Every year, a mysterious visitor pays homage to Edgar Allan Poe, leaving behind a half-filled bottle of cognac and three red roses at the writer’s grave. FindingDulcinea remembers the short, tragic life and many works of this doyen of the macabre.
Edgar Allen Poe's Early Days
Edgar Poe was born in Boston on January 19, 1809, and led a life defined by poverty, illness and addiction. Following the death of his parents, Poe was raised as a foster child in Virginia by John Allan, a Richmond tobacco merchant, and his wife Frances. Though they never officially adopted Poe, he took their last name as his middle name. Sent to boarding school in England, he was an excellent student, and demonstrated a particular propensity for writing prose.
He attended the University of Virginia, where he joined the Jefferson Literary and Debating Society and distinguished himself in French, Latin. Unfortunately, he ran up so many gambling and drinking debts that he was forced to leave before his first year was up. Poe joined the United States Army for a two-year stint under the name of Edgar A. Perry, before moving on to West Point. After Poe was expelled for bad behavior, Allan disowned him.
In 1833, Poe moved to Baltimore to live with his father’s sister, Maria Clemm, and fell in love with her young daughter Virginia; he married her in 1836, when she was just 14. The three of them moved to Philadelphia in 1838, and Poe worked as an editor and writer for various magazines.
Sources in this Story
- History.com (Funk & Wagnalls New Encyclopedia): Poe, Edgar Allan
- Ushistory.org: Edgar Allan Poe National Historic Site
- findingDulcinea: On This Day: World Introduced to the Detective Story
- The House of Usher
- findingDulcinea: On this Day: Edgar Allan Poe Found Drunk and Delirious
- findingDulcinea: Remembering Edgar Allan Poe
- The New York Times: Edgar Allan Poe at 200
While working as an editorial assistant at Burton’s Gentleman’s Magazine in 1839, he wrote and sold “The Fall of the House of Usher” to the magazine. He then published a two-volume collection of stories, “Tales of the Grotesque and Arabesque,” but received none of the profits.
Burton’s Gentleman’s Magazine was sold and renamed Graham’s Magazine. In 1841, Poe was employed as an editor at Graham’s when the magazine published “The Murders in the Rue Morgue,” which is widely credited as the world’s first detective story.
The following year, his wife became seriously ill, and remained so until her death five years later. During this particularly difficult time, he wrote some of his most famous (and darkest) tales, such as “The Pit and the Pendulum” and ”The Masque of the Red Death,” and chilling but lyrical poetry, including “The Bells” and “The Raven.”
The fan site House of Usher offers an extensive library of links to Poe’s stories and poetry. The site also links to literary criticism and provides information about films, artwork, songs, comics and more that reference Poe or his works.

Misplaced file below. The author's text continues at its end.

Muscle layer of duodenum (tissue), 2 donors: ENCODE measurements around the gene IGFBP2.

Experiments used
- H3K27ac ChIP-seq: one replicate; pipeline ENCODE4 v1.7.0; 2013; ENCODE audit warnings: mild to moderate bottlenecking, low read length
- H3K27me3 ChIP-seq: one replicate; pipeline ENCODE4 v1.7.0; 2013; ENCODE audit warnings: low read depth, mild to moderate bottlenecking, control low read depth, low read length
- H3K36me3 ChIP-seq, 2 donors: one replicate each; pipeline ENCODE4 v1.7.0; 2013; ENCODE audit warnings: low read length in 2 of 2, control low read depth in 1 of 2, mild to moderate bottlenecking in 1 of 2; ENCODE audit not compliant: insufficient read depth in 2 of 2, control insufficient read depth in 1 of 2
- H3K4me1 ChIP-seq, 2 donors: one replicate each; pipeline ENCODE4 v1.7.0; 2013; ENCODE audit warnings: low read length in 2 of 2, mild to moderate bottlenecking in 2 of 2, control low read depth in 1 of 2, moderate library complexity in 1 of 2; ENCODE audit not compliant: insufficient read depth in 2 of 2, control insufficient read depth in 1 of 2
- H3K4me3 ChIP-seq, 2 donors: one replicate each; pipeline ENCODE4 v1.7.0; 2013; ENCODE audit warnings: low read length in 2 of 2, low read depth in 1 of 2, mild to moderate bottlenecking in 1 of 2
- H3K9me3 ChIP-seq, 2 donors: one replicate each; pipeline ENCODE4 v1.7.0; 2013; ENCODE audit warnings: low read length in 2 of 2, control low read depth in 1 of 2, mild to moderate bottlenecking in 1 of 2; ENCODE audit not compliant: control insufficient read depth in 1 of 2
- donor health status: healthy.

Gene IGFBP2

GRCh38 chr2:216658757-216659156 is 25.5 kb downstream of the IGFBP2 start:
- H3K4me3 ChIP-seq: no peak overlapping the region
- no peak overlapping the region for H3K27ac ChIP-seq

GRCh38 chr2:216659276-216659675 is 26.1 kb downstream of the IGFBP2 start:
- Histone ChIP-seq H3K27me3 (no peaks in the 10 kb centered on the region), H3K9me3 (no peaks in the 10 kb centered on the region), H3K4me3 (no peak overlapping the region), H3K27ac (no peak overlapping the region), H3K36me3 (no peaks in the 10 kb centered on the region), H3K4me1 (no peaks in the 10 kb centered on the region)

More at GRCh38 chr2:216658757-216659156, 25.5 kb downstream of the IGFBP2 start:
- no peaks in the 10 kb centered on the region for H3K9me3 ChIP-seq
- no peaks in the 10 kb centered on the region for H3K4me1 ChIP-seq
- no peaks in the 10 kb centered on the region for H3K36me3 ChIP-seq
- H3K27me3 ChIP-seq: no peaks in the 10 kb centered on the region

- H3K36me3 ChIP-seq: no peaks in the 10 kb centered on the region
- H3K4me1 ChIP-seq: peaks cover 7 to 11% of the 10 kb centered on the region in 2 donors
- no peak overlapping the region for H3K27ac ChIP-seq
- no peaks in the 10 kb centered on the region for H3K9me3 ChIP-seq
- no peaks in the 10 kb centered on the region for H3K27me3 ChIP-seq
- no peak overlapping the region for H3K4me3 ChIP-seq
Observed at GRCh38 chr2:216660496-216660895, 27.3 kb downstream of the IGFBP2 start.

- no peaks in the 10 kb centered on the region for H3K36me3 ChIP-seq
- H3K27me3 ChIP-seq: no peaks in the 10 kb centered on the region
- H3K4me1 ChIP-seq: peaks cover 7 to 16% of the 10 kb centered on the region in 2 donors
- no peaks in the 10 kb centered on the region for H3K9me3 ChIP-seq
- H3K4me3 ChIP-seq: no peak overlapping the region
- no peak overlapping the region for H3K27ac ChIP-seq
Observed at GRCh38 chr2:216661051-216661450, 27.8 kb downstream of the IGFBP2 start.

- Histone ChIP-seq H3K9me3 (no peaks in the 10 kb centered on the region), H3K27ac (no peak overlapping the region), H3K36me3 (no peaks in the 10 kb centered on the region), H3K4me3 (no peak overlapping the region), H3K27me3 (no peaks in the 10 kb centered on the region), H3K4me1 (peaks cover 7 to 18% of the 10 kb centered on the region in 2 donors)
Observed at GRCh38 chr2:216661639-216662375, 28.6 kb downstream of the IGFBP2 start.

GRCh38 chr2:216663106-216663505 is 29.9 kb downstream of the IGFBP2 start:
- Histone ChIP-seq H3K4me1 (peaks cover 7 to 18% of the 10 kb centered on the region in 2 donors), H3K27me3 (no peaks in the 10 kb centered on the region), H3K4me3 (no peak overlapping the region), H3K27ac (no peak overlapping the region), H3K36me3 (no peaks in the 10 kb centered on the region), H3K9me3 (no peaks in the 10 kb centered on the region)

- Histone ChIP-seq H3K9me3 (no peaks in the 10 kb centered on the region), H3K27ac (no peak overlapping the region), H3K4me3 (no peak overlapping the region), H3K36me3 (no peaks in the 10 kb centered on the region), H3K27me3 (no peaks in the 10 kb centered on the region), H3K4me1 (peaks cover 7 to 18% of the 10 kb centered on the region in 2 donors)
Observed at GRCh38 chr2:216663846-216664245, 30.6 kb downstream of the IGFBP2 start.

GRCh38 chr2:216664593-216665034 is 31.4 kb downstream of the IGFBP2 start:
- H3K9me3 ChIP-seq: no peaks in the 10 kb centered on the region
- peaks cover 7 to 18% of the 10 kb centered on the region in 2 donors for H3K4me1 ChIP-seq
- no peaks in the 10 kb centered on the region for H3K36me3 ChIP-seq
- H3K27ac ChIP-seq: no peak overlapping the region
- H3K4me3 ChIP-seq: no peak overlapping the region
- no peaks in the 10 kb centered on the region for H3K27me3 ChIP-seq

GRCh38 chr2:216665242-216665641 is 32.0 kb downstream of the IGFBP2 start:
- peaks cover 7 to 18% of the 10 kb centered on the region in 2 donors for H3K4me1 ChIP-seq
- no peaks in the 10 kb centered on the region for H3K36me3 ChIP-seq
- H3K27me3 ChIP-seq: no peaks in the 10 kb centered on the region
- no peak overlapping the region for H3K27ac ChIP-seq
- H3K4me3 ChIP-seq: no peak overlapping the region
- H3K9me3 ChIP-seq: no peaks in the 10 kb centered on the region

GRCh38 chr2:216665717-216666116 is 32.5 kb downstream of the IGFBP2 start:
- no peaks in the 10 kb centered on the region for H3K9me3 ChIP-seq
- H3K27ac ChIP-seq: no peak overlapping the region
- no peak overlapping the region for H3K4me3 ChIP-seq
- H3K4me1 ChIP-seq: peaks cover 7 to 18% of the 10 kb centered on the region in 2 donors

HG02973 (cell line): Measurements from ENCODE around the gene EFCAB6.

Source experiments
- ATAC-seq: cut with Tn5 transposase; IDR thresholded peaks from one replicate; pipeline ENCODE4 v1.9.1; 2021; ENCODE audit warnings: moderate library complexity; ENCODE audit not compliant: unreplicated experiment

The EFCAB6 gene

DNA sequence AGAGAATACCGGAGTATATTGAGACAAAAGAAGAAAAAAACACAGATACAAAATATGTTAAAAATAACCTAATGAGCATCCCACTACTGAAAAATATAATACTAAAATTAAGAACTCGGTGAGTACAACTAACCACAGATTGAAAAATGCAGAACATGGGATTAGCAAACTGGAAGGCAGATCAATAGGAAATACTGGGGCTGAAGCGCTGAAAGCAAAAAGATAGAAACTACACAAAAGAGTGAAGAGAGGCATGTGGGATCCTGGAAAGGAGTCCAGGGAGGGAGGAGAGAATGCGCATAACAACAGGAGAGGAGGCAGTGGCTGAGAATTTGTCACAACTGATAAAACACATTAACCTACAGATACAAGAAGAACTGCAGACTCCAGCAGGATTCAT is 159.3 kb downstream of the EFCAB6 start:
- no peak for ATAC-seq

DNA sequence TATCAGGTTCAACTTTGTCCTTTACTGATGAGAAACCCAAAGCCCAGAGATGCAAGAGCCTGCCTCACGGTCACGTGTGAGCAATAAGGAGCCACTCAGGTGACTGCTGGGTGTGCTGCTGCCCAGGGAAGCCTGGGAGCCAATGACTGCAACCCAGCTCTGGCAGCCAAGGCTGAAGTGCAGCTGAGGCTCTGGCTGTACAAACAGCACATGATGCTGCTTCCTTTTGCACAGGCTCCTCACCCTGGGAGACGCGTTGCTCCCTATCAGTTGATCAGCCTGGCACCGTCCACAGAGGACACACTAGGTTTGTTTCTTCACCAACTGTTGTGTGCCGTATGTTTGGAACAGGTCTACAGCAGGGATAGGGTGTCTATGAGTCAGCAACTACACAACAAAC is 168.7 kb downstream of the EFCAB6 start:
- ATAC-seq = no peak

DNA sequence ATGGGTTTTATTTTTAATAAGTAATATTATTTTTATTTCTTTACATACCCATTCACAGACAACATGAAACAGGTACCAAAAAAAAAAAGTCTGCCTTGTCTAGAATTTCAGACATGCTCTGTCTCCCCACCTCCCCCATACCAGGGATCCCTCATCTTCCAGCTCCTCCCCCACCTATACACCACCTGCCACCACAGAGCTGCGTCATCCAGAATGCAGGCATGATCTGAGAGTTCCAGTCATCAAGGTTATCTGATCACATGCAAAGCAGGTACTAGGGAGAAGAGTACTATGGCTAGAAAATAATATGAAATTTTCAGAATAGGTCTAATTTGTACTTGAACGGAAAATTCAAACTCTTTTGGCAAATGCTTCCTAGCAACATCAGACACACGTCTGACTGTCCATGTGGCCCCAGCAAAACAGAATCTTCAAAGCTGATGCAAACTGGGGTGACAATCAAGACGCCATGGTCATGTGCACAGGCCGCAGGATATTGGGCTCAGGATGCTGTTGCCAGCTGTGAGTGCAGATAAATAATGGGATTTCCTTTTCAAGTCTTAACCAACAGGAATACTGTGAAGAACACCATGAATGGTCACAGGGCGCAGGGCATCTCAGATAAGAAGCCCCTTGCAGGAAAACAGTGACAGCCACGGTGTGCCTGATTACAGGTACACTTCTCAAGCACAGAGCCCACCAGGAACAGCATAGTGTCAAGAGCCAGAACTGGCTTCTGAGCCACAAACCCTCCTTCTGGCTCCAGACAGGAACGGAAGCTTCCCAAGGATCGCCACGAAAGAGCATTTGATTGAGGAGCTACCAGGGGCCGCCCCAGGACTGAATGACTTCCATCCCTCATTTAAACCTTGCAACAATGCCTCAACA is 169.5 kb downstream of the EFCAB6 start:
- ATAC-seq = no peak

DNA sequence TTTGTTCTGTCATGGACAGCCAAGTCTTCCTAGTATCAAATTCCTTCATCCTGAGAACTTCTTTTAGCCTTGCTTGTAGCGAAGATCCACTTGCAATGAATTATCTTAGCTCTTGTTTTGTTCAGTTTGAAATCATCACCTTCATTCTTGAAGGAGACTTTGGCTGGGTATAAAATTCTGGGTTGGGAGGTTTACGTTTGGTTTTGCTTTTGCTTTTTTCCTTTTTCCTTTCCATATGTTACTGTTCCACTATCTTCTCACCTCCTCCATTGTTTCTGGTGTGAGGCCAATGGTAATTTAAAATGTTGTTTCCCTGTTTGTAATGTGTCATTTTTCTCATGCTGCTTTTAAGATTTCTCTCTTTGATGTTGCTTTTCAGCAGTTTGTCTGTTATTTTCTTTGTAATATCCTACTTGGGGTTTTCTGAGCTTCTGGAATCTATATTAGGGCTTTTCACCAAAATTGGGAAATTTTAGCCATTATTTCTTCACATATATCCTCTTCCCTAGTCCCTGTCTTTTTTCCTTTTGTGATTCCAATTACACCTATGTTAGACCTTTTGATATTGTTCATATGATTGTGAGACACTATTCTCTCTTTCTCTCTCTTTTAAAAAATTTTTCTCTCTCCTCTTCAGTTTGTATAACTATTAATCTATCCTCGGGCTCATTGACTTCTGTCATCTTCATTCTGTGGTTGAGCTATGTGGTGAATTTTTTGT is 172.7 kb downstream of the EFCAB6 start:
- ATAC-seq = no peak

The Rest of the Story
The Man and His Work
- “Edgar Allan Poe: Poetry and Tales”
- “Entire Tales & Poems of Edgar Allan Poe: Photographic & Annotated Edition”
- “The Portable Edgar Allan Poe”
- “Edgar Allan Poe: His Life and Legacy” by Jeffrey Meyers
- “Edgar A. Poe: Mournful and Never-ending Remembrance” by Kenneth Silverman
- “Edgar Allan Poe: A Critical Biography” by Arthur Hobson Quinn
Poe's personal life was a deeply troubled one. He struggled with alcoholism for much of his life; his wife's illness and death put a particular strain on him. Despite the popularity of his stories, Poe never emerged from poverty.
He traveled to Philadelphia, Richmond and Norfolk, Virginia, giving lectures and searching for backers for his magazine. During his journey, he made a stop in Baltimore, where he was found drunk and delirious. Four days later, on October 7, 1849, he died under mysterious circumstances, either in a ditch or in a Baltimore bar. No one is quite sure of the cause of death: reported as "congestion of the brain," historians have speculated that he died of causes related to alcoholism, a brain tumor or rabies. Some suggest that, as was common practice in Baltimore at the time, he was kidnapped by a gang who forced him to vote over and over again for a chosen political candidate, beating him and feeding him liquor until he complied.
In 1875, Poe’s remains were moved to the same cemetery as his aunt/mother-in-law, Maria Clemm in Baltimore’s Westminster Burying Ground. Every year on Poe’s birthday, an unidentified admirer leaves a half-filled bottle of cognac and three red roses on the writer’s grave.
The year 2009 marked the bicentennial anniversary of Poe’s birth. The New York Times Web site honored Poe with a slideshow of "images from Poe manuscripts and published works in the Berg Collection of the New York Public Library."
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